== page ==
Project description:The development of a safe and efficacious Zika virus (ZIKV) vaccine remains a global health priority. In our previous work, we developed an Adenovirus vectored ZIKV vaccine using a low-seroprevalent human Adenovirus type 4 (Ad4-prM-E) and compared it to an Ad5 vector (Ad5-prM-E). We found that vaccination with Ad4-prM-E leads to the development of a strong anti-ZIKV T-cell response without eliciting significant anti-ZIKV antibodies, while vaccination with Ad5-prM-E leads to the development of both anti-ZIKV antibody and T-cell responses in C57BL/6 mice. However, both vectors conferred protection against ZIKV infection in a lethal challenge model. Here we continued to characterize the T-cell biased immune response observed in Ad4 immunized mice. Vaccination of BALB/c mice resulted in immune correlates similar to C57BL/6 mice, confirming that this response is not mouse strain-specific. Vaccination with an Ad4 expressing an influenza hemagglutinin (HA) protein resulted in anti-HA T-cell responses without the development of significant anti-HA antibodies, indicating this unique response is specific to the Ad4 serotype rather than the transgene expressed. Co-administration of a UV inactivated Ad4 vector with the Ad5-prM-E vaccine led to a significant reduction in anti-ZIKV antibody development suggesting that this serotype-specific immune profile is capsid-dependent. These results highlight the serotype-specific immune profiles elicited by different Adenovirus vector types and emphasize the importance of continued characterization of these alternative Ad serotypes.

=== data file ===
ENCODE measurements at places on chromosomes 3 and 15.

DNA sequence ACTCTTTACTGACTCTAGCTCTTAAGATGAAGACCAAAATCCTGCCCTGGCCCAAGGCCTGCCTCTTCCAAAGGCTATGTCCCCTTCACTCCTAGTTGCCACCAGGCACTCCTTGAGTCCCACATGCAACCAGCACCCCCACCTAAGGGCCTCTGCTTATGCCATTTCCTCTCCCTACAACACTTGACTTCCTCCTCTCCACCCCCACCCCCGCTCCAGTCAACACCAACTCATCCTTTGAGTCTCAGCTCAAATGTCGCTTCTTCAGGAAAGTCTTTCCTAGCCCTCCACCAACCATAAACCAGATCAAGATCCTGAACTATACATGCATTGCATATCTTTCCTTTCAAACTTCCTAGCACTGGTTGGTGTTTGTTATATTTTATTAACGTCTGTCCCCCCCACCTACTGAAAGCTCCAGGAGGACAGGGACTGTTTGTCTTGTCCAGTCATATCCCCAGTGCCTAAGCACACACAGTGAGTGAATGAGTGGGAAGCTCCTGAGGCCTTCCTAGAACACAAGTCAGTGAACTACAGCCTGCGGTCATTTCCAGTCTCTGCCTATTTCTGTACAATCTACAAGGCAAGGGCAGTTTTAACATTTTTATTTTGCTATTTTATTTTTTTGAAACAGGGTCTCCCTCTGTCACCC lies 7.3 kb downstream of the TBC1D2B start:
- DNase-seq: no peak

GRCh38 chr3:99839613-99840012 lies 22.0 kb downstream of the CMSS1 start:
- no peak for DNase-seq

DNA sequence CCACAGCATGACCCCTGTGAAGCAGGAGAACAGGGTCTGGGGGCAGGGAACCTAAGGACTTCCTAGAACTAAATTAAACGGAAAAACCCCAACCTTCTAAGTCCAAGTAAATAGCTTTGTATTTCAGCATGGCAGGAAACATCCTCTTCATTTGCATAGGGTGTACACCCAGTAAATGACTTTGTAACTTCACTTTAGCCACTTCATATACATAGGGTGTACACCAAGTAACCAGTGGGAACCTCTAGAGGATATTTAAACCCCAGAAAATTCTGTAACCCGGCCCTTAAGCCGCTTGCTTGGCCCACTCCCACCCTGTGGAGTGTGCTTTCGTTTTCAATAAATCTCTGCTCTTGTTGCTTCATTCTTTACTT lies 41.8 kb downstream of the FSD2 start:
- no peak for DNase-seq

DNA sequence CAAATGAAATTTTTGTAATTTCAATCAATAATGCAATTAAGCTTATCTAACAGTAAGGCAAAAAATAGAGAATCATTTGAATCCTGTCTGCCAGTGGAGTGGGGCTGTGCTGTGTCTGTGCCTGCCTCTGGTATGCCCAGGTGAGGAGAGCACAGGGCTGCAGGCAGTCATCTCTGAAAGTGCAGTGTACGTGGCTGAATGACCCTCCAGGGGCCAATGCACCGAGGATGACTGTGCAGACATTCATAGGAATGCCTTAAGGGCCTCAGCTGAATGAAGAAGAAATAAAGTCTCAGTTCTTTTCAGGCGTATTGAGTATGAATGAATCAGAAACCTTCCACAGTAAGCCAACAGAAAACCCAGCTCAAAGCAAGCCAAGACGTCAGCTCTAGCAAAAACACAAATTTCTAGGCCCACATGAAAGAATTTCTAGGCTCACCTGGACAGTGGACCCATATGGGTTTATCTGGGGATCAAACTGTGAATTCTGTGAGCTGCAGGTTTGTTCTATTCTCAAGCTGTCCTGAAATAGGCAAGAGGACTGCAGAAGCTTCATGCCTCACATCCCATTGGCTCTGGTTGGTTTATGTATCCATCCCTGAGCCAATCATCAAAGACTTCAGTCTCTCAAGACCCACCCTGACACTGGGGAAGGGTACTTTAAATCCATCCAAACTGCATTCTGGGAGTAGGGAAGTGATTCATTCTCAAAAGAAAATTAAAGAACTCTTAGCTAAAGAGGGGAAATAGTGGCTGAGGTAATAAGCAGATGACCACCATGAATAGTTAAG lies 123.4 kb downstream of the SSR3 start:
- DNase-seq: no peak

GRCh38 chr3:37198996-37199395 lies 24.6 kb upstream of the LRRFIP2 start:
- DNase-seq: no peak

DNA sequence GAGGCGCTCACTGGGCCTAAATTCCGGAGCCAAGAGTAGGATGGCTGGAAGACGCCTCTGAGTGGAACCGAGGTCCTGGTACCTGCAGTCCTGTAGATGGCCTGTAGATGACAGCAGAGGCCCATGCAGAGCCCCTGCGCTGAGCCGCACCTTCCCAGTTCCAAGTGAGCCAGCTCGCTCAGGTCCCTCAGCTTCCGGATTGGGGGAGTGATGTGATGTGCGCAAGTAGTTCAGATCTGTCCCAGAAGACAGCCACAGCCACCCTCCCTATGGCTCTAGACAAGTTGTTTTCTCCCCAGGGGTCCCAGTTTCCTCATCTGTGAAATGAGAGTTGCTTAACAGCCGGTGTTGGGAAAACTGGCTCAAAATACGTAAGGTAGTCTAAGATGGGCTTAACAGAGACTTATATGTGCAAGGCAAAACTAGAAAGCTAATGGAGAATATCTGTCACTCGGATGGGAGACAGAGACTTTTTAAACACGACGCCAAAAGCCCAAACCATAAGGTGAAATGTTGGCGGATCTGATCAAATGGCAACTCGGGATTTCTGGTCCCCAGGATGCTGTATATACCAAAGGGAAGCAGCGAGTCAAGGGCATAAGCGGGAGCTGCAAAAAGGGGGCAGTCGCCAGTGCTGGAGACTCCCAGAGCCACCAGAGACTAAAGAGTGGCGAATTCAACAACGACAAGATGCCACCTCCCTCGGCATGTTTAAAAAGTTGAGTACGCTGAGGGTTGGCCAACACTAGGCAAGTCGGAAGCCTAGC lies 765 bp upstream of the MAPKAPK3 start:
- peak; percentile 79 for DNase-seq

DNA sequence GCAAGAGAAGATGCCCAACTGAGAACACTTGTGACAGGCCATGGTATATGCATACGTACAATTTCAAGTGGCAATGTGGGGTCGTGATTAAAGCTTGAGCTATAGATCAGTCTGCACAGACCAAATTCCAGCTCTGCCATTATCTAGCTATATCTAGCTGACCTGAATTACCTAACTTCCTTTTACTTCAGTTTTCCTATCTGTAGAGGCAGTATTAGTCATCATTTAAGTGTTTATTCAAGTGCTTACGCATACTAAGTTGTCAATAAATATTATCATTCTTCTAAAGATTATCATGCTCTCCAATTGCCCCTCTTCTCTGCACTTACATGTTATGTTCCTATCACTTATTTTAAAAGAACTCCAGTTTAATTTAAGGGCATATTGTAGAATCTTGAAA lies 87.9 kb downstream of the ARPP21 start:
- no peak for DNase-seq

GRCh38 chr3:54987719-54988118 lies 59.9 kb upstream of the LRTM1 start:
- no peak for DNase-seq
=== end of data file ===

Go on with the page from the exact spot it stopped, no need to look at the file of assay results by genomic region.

Project description:Zika virus (ZIKV) emerged on a global scale and no licensed vaccine ensures long-lasting anti-ZIKV immunity. Here we report the design and comparative evaluation of four replication-deficient chimpanzee adenoviral (ChAdOx1) ZIKV vaccine candidates comprising the addition or deletion of precursor membrane (prM) and envelope, with or without its transmembrane domain (TM). A single, non-adjuvanted vaccination of ChAdOx1 ZIKV vaccines elicits suitable levels of protective responses in mice challenged with ZIKV. ChAdOx1 prME ?TM encoding prM and envelope without TM provides 100% protection, as well as long-lasting anti-envelope immune responses and no evidence of in vitro antibody-dependent enhancement to dengue virus. Deletion of prM and addition of TM reduces protective efficacy and yields lower anti-envelope responses. Our finding that immunity against ZIKV can be enhanced by modulating antigen membrane anchoring highlights important parameters in the design of viral vectored ZIKV vaccines to support further clinical assessments.